Wednesday, 18 October 2017

How taking social action can help you stand out

Making your UCAS application stand out from the crowd can be challenging. One thing you could consider is taking part in ‘social action’ to show you’re a motivated, disciplined, and resilient person.

By social action we mean campaigning, fundraising, or even volunteering. This can give you something unique to talk about in your personal statement, and can reinforce your commitment to your chosen study area. There are loads of organisations you can contact to discuss opportunities – from the Scouts and Girl Guides, to your local council.

We’re Step Up To Serve, a charity that coordinates the #iwill campaign. We work with over 750 organisations across the education, business, voluntary, and health sectors, to ensure every young person has the opportunity to take part in social action.

The beauty of social action is that it has a double benefit – both to the communities you serve, and to you taking part.

Anita said she ‘found that being involved in social action before heading to university made me a more confident person, which helped me to interact and meet new students from diverse backgrounds. Having set up my own campaigns since the age of 16, university gave me the confidence and encouragement I needed to lead workshops and join mental health societies to benefit other students in Belfast.’ 

We also have #iwill ambassadors – young people who are chosen because they’ve done sensational things for their community, changed their own lives, and the lives of others.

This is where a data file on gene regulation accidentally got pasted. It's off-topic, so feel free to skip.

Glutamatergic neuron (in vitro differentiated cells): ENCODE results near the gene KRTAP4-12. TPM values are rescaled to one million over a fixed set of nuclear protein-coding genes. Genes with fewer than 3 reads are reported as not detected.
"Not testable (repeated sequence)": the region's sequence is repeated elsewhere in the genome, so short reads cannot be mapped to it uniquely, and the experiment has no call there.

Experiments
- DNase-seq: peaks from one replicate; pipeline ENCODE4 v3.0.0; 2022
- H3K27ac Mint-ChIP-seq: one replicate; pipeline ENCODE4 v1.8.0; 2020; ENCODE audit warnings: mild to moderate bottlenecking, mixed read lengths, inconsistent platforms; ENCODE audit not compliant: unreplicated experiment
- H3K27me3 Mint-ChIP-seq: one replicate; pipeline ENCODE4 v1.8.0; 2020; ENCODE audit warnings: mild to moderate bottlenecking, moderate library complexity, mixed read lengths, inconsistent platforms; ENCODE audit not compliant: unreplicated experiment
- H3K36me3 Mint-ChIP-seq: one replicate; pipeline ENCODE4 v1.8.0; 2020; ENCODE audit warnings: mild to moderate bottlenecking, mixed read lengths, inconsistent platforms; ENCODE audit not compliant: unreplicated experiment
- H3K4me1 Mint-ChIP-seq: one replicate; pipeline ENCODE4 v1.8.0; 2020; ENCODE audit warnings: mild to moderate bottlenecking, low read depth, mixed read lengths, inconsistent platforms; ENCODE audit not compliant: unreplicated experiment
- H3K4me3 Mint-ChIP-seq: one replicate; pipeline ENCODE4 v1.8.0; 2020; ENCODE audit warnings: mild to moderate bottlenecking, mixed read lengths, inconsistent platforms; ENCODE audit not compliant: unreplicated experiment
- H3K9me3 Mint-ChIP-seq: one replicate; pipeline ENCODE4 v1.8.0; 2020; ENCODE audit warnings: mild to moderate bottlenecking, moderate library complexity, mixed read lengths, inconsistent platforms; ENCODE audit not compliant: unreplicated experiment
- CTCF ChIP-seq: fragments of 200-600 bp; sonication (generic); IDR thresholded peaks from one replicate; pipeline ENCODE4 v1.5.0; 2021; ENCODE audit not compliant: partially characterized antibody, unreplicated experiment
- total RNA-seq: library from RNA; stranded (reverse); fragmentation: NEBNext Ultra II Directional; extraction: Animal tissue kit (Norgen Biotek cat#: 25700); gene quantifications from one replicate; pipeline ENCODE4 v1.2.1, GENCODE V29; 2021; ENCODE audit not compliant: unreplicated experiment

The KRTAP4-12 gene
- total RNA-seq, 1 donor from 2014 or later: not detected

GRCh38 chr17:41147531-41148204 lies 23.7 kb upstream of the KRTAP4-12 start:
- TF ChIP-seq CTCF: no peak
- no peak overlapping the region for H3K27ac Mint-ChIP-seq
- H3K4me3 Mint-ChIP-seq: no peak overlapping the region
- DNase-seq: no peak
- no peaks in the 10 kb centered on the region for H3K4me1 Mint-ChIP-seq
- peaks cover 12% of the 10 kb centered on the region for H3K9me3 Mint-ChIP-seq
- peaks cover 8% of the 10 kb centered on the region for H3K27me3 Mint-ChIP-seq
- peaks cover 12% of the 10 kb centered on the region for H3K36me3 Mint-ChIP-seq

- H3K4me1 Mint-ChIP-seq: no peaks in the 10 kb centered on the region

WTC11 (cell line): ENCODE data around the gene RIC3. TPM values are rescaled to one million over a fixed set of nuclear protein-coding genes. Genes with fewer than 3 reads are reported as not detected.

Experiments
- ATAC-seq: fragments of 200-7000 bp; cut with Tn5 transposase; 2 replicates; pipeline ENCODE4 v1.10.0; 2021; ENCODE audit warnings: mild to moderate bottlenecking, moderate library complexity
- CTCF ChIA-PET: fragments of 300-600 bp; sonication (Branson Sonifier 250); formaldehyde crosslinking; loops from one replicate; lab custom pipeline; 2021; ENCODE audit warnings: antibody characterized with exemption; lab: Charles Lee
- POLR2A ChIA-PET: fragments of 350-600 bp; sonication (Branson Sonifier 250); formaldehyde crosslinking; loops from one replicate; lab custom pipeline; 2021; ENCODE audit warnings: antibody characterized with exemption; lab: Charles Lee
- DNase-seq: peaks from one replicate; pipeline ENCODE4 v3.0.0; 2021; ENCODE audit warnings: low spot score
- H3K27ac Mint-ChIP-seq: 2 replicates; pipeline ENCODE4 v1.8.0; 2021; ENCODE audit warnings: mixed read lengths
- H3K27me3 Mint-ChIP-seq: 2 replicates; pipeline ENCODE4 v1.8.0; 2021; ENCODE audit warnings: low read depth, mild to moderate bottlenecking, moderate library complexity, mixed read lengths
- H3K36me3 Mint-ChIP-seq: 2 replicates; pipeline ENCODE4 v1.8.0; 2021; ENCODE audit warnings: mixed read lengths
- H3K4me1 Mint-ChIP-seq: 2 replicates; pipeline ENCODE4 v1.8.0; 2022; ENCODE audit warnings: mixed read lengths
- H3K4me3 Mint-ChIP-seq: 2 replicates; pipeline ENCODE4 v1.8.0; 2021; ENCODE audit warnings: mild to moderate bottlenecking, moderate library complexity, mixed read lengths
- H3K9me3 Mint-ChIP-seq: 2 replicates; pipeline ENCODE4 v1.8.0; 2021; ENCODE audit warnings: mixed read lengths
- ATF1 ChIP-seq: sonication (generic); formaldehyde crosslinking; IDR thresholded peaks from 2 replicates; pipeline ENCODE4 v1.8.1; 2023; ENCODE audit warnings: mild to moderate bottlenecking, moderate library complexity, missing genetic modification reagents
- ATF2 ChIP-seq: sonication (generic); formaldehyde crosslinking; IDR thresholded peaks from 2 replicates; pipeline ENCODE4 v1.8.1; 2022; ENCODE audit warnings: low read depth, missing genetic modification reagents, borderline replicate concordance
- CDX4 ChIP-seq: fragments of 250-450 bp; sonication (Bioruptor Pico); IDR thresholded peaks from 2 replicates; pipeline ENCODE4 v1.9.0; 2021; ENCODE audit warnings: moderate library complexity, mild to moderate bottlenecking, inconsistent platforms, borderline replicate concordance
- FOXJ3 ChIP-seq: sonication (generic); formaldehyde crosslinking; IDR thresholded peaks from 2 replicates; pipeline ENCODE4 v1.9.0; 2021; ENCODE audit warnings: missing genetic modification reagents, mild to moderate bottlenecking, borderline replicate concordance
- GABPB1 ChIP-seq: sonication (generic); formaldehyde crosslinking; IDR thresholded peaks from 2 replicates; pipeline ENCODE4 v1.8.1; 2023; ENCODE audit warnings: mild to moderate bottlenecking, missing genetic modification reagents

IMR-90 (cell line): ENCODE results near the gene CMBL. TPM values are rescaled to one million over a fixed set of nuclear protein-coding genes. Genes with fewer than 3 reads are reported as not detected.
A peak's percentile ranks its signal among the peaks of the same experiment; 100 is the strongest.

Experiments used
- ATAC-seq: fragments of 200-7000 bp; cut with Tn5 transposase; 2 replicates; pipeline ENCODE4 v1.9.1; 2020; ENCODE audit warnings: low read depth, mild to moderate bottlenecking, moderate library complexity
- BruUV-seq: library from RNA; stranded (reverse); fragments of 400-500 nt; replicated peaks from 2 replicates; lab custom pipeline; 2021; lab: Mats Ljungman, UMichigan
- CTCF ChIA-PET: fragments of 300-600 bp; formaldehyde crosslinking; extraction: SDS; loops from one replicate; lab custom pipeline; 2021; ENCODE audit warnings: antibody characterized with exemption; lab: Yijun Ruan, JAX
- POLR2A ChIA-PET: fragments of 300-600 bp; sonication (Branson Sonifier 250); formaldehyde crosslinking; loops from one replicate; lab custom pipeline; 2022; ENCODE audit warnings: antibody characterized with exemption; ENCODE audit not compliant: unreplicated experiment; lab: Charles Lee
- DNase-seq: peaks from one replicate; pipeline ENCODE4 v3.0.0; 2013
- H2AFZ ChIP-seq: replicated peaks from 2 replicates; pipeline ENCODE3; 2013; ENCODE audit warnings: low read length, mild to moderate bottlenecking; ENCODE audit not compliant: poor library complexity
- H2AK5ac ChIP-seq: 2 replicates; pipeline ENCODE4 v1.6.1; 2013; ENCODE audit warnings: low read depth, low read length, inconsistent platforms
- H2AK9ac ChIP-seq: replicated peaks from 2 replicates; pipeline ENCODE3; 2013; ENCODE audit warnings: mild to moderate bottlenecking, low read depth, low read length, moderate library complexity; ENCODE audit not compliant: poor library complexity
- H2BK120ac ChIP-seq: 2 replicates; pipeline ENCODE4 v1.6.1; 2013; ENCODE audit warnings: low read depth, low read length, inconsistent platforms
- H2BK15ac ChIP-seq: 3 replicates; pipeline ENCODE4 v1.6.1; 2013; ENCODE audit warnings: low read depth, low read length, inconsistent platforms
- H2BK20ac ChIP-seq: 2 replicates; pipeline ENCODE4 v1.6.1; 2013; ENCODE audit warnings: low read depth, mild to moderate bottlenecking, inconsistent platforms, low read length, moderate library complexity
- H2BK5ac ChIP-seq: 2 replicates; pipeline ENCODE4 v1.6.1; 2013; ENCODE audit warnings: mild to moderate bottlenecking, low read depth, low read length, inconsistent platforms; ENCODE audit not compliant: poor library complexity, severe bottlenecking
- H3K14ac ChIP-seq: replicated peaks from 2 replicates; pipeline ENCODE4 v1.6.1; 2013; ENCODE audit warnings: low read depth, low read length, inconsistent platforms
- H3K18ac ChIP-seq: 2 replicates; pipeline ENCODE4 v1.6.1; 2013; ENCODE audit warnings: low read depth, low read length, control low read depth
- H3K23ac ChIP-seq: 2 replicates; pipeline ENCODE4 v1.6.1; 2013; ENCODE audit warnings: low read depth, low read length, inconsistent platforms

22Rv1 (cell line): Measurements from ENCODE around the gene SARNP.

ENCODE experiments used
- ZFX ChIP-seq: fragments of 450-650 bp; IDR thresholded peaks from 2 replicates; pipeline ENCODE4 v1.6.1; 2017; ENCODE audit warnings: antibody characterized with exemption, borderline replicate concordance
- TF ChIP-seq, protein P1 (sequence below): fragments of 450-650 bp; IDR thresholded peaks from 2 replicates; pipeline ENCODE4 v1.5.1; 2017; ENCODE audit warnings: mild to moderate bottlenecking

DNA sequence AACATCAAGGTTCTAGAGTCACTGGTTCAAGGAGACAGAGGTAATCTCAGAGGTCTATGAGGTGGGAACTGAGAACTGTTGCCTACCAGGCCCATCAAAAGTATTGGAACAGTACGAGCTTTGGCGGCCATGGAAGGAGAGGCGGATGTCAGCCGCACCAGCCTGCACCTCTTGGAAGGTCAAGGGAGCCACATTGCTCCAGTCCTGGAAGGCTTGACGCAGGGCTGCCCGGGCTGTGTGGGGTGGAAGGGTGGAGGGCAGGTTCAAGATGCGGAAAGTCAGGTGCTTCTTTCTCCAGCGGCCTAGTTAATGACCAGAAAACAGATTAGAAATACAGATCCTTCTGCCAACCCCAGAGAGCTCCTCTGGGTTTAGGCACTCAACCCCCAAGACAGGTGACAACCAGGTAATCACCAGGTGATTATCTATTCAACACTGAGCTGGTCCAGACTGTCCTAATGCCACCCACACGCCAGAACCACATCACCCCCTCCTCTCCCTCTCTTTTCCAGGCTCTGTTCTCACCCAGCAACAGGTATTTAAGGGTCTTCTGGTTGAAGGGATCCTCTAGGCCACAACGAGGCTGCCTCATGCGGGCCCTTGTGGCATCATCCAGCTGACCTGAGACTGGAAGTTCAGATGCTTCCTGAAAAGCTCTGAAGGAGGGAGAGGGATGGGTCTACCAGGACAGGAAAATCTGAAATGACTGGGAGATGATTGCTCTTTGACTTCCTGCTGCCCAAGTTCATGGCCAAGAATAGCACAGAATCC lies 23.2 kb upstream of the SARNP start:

Getting involved in social action can also help you in other ways.

  1. Helping you make the transition to uni.
‘Social action helped me develop the grit resilience and life skills I needed to help me deal with the transition into university life. It gave me the opportunity to find my voice, share it, and feel confident in my skills and opinions – meaning I came to uni much more confident and optimistic than I would have!’ says Jack, who has campaigned on mental health and volunteered with the Scouts.

  1. Helping you meet new people.
Naomi volunteers for NSPCC, and for her ‘moving to university was a big deal and big change. I was really worried about not fitting in because I don't really drink and didn't want to go out all the time. But social action provided me that opportunity to meet people. And once social action has supported you getting into university, and then made your time there amazing, it doesn’t stop giving.”

  1. Giving you something else to add to your CV.
‘Once I graduated, I was surprised by how much employers valued the social action that I'd been involved with. Many employers have remarked that volunteering and campaigning was just as important as work experience, showing initiative and a good work ethic. Many of my answers in my job interview related to examples of volunteering during university, and it helped me get the graduate job I have now!’ Megan first got involved in social action through the National Citizens Service, and now does so with Vinspired, and at her university.

From 20 – 24 November, our partners across the campaign are celebrating #iwillweek. Throughout the week, we will be working with hundreds of organisations to celebrate young people, and the impact they’ve had on their local communities, as well as the work of our partners to extend these opportunities to all young people. 

So, if you’re interested in taking part in social action, take a look at organisations who can offer opportunities to you at

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